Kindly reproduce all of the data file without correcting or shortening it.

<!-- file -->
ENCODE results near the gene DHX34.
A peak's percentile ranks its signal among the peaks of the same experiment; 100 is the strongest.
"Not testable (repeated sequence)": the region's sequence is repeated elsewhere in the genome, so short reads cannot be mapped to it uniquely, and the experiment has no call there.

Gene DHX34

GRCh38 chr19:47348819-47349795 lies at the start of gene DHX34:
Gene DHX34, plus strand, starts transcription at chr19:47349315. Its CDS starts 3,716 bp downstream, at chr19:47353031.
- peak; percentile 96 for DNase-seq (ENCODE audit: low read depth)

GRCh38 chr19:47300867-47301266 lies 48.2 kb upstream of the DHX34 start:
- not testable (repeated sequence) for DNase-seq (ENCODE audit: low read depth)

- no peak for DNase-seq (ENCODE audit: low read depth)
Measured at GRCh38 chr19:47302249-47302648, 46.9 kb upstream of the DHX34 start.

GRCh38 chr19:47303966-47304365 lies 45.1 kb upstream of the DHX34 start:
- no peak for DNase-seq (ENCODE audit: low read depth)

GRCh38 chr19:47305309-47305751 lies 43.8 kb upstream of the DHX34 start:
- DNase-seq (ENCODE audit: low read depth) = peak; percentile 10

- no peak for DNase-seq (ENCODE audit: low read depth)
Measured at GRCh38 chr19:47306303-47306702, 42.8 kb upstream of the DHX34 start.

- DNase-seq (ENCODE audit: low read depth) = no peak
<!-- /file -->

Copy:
ENCODE results near the gene DHX34.
A peak's percentile ranks its signal among the peaks of the same experiment; 100 is the strongest.
"Not testable (repeated sequence)": the region's sequence is repeated elsewhere in the genome, so short reads cannot be mapped to it uniquely, and the experiment has no call there.

Gene DHX34

GRCh38 chr19:47348819-47349795 lies at the start of gene DHX34:
Gene DHX34, plus strand, starts transcription at chr19:47349315. Its CDS starts 3,716 bp downstream, at chr19:47353031.
- peak; percentile 96 for DNase-seq (ENCODE audit: low read depth)

GRCh38 chr19:47300867-47301266 lies 48.2 kb upstream of the DHX34 start:
- not testable (repeated sequence) for DNase-seq (ENCODE audit: low read depth)

- no peak for DNase-seq (ENCODE audit: low read depth)
Measured at GRCh38 chr19:47302249-47302648, 46.9 kb upstream of the DHX34 start.

GRCh38 chr19:47303966-47304365 lies 45.1 kb upstream of the DHX34 start:
- no peak for DNase-seq (ENCODE audit: low read depth)

GRCh38 chr19:47305309-47305751 lies 43.8 kb upstream of the DHX34 start:
- DNase-seq (ENCODE audit: low read depth) = peak; percentile 10

- no peak for DNase-seq (ENCODE audit: low read depth)
Measured at GRCh38 chr19:47306303-47306702, 42.8 kb upstream of the DHX34 start.

- DNase-seq (ENCODE audit: low read depth) = no peak